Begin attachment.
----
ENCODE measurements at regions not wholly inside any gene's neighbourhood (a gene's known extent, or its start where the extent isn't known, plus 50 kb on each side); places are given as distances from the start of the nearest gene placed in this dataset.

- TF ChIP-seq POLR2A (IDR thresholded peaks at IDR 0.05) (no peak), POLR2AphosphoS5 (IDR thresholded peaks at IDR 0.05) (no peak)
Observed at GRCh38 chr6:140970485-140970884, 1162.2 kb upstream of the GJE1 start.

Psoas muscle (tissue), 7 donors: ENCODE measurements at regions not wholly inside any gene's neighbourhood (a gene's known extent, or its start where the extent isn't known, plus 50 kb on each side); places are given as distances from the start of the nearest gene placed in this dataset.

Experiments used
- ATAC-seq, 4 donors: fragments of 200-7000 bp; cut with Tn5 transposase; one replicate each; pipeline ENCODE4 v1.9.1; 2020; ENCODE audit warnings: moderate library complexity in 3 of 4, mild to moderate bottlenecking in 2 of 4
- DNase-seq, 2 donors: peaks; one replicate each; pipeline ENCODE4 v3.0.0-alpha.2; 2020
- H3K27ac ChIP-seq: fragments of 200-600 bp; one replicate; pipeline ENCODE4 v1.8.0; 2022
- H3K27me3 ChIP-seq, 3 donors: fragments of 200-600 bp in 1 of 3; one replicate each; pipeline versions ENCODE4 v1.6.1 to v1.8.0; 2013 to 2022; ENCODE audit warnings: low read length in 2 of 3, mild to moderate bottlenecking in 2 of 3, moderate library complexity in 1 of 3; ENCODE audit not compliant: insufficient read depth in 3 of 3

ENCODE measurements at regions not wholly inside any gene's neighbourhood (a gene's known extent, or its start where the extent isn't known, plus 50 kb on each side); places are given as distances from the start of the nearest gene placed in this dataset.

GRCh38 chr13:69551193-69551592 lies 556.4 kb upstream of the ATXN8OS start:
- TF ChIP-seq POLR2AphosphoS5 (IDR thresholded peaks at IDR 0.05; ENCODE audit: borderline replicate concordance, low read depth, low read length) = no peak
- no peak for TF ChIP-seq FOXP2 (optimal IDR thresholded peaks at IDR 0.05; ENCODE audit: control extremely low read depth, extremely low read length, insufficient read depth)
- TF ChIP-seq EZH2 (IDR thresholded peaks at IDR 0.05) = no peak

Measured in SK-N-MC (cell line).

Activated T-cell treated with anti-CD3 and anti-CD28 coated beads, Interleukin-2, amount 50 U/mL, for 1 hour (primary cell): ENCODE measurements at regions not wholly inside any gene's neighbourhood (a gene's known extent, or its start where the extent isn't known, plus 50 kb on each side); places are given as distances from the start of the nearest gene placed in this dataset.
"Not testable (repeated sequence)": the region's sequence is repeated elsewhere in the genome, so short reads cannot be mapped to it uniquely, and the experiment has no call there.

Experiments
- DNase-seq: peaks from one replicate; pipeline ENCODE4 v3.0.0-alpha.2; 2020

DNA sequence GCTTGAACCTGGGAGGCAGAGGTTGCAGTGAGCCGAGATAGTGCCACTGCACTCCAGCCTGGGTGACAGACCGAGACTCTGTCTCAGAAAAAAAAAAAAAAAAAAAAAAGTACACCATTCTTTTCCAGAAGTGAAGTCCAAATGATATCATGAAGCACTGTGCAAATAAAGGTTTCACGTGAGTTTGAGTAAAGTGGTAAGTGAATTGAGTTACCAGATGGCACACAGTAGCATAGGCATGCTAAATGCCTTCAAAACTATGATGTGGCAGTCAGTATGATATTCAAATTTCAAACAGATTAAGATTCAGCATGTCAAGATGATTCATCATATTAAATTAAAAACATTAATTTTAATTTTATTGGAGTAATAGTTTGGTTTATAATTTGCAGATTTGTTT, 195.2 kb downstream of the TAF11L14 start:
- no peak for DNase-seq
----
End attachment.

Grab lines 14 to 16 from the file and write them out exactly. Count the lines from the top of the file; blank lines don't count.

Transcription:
- TF ChIP-seq EZH2 (IDR thresholded peaks at IDR 0.05) = no peak

Measured in SK-N-MC (cell line).

Activated T-cell treated with anti-CD3 and anti-CD28 coated beads, Interleukin-2, amount 50 U/mL, for 1 hour (primary cell): ENCODE measurements at regions not wholly inside any gene's neighbourhood (a gene's known extent, or its start where the extent isn't known, plus 50 kb on each side); places are given as distances from the start of the nearest gene placed in this dataset.